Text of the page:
BC Association of Community Response Networks

Ageism is Rife in Society—So How Do We Fix It?

By Margaret Coates, Coordinator, Lionsview Seniors’ Planning Society

Note: This opinion piece was originally published in the Burnaby Now on Sept. 29, 2022.

As I have been aging, I wonder a lot about people’s views on growing older and, more significantly, I worry about people’s negative attitudes towards older people.

The World Health Organization (WHO) defines ageism as “the stereotypes (how we think), prejudice (how we feel) and discrimination (how we act) towards others or oneself based on age.”

On the WHO’s website, they say ageism is rife in our society. They recently reported that one in two people are ageist when it comes to older people. Unfortunately, this includes seniors themselves who have internalized stereotypes about older people.

Why is ageism so prevalent? WHO says, “Older people are often assumed to be frail or dependent and a burden to society.” They are all thought to be declining in cognitive ability, prone to physical decline and unable to care for themselves, again putting a burden on society.”

It might be wise to remember, as seniors advocate for BC Isobel Mackenzie says, only a small percentage of older people live in care facilities. She says, “Seniors should prepare to live a long life, most of it independently at home.” Statistics show that 94 percent of seniors over 65, and 74 percent over 85, live in their own home.

Older people are often thought to be resistant to change, unable to learn new skills such as using computers or tablets; it’s often believed most are on the verge of dementia. These assumptions all contribute to negative stereotypes of seniors. Dementia is not an inevitable part of aging, according to Alzheimer’s Canada, which notes that only 7.1 percent of the total seniors population of Canada has dementia.

Over the last few years of the pandemic, many older people learned how to use technology to stay connected to community. Change is inevitable for all of us, and seniors have successfully lived through amazing changes—giant strides in technology, men on the moon, wars, recessions in the economy, and pandemics.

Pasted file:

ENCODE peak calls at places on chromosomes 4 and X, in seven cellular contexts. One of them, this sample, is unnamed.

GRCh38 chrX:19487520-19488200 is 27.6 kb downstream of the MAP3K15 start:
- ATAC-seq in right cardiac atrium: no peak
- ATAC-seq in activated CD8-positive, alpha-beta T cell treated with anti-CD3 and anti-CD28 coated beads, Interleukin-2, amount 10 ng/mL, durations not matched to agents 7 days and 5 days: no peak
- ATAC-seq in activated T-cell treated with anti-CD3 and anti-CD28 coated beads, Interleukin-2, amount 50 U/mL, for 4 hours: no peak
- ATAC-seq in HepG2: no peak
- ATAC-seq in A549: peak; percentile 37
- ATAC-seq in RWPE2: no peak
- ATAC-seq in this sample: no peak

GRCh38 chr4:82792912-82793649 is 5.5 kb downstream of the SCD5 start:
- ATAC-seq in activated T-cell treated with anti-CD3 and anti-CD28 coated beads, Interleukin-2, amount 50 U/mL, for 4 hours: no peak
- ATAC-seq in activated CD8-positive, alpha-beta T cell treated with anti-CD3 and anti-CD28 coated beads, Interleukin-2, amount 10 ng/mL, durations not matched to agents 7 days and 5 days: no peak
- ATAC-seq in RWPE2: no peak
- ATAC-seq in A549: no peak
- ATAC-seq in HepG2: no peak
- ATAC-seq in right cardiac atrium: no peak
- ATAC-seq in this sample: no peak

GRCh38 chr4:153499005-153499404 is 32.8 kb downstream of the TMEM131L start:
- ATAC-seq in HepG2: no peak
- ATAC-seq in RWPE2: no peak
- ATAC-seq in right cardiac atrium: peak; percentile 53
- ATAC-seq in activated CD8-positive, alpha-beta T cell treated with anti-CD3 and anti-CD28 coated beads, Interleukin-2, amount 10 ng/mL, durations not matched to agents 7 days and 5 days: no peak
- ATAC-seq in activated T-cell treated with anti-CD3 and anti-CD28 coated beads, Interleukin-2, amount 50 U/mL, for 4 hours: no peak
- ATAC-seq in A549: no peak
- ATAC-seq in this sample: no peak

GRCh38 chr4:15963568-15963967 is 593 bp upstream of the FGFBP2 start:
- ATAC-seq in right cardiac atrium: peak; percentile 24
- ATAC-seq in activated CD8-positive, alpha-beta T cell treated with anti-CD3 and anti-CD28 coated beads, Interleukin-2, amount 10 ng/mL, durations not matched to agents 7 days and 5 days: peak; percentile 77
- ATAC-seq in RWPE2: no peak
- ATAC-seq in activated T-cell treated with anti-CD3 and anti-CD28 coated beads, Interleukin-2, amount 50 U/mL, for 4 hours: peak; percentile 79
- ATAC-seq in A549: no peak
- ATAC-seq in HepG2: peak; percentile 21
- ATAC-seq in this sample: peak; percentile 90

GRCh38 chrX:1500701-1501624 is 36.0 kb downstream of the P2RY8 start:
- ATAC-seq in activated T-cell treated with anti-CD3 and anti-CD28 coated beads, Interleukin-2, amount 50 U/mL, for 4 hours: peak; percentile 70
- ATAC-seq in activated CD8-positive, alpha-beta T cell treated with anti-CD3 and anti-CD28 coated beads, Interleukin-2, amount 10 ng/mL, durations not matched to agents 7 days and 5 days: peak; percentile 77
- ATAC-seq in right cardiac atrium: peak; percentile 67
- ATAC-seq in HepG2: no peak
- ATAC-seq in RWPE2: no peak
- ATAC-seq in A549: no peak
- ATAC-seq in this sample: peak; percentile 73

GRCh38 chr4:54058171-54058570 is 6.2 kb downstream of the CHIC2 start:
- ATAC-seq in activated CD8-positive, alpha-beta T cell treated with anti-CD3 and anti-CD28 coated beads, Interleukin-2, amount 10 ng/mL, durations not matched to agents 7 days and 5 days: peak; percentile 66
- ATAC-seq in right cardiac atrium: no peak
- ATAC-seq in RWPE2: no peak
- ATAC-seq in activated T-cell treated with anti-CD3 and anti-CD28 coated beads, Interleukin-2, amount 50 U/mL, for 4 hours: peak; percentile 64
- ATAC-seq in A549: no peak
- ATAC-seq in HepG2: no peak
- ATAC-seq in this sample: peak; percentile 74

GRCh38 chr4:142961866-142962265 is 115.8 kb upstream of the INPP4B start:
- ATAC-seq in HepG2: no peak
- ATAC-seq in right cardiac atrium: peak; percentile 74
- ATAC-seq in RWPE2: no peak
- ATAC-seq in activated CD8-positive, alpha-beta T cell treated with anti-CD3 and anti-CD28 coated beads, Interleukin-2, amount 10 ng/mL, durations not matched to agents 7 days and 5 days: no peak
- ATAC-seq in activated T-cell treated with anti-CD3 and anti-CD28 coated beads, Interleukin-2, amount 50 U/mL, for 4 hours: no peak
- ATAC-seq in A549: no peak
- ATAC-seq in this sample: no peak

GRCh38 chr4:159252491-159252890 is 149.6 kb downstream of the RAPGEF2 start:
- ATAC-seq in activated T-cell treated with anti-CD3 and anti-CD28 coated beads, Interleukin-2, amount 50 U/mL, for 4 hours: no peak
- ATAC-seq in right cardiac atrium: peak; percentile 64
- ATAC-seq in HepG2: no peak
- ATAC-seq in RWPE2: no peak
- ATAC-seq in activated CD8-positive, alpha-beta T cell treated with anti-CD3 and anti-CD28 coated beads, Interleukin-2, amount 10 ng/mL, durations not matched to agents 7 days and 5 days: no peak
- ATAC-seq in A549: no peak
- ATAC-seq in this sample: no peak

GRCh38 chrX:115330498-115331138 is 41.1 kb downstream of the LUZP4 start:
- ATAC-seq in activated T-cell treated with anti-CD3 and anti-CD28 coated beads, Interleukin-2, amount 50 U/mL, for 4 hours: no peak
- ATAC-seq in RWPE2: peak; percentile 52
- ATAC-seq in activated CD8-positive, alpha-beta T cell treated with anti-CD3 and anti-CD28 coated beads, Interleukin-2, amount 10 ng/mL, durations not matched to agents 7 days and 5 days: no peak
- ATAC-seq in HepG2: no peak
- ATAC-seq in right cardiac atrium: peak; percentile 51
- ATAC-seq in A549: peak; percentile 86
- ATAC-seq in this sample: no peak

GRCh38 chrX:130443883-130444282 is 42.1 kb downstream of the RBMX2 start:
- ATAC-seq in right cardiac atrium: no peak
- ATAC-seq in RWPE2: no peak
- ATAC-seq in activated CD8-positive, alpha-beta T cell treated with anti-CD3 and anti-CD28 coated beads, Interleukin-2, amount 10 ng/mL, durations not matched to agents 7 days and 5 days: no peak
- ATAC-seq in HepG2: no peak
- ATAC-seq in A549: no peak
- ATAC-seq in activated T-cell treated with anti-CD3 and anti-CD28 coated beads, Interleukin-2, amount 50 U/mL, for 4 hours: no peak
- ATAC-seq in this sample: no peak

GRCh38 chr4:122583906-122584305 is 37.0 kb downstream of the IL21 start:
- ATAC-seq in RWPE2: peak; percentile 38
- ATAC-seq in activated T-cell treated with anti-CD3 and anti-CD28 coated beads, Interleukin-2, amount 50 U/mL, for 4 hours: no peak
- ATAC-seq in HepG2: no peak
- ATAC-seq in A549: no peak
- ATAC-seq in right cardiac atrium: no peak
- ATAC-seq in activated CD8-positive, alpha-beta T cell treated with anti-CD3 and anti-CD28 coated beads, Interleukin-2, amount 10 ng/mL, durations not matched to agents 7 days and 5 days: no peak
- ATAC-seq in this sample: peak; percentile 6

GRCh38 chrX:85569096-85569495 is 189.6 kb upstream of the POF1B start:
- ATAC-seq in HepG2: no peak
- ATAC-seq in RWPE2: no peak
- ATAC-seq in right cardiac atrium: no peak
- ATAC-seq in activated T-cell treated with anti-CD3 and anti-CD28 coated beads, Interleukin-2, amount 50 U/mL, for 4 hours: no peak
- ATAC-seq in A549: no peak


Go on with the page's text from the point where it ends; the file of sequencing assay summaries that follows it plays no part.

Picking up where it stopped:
Admittedly, as we age, our bodies and minds do change. Some of us might experience some memory loss, and most of us lose physical abilities. But seniors adapt to the aging process. For instance, the loss of our physical abilities can be compensated through assistive devices such as hearing aids, eyeglasses and walkers, and through modifications of the older person’s environment.

Our mental capabilities can be sharpened by staying mentally active.

Older people are not expendable. One of the worst forms of ageism is writing off older people as expendable. During COVID-19, I heard unsettling statements from people who thought that the overwhelming rates of deaths of seniors were OK and that resources should not go their way—after all, they had a good long life.

For many families and friends of seniors who have lost their lives to COVID-19, their passing has caused considerable grief. Also, as a person in this most vulnerable group, I want to be looked at as a citizen who should receive care, not as a stereotyped aging person.

Often older people are seen as a homogeneous group with no differentiation. But as Mackenzie says, “The only thing all seniors have in common is that they are all older than the rest of the population.”

The Alberta seniors’ advocate, Dr. Sheree Kwong See, says, “Compelling research shows that ageism has detrimental effects on the health and well-being of older adults.”

She continues, saying: “Holding more negative age stereotypes, for example, has been found to be associated with a greater likelihood of future hospitalization, poorer hearing and memory, and early biomarkers for Alzheimer’s.”

Conversely, Kwong See says, people including seniors who have positive attitudes about older persons create a climate whereby seniors are predisposed to proactively look after themselves. Buying into the stereotype whereby people see loss of function only as an aging process as opposed to, for instance, being busy or stressed, is problematic for older people.

If you momentarily forget something, I will advocate, like Kwong See, to never say again I’m having a “seniors’ moment.” The WHO says, “public health professionals, and society as a whole, need to address these and other ageist attitudes, which can lead to discrimination, affect the way policies are developed and the opportunities older people have to experience healthy aging.”

Margaret Coates is the co-ordinator of Lionsview Seniors’ Planning Society. She has lived on the North Shore for 51 years and has worked for and with seniors for twenty-six of those years.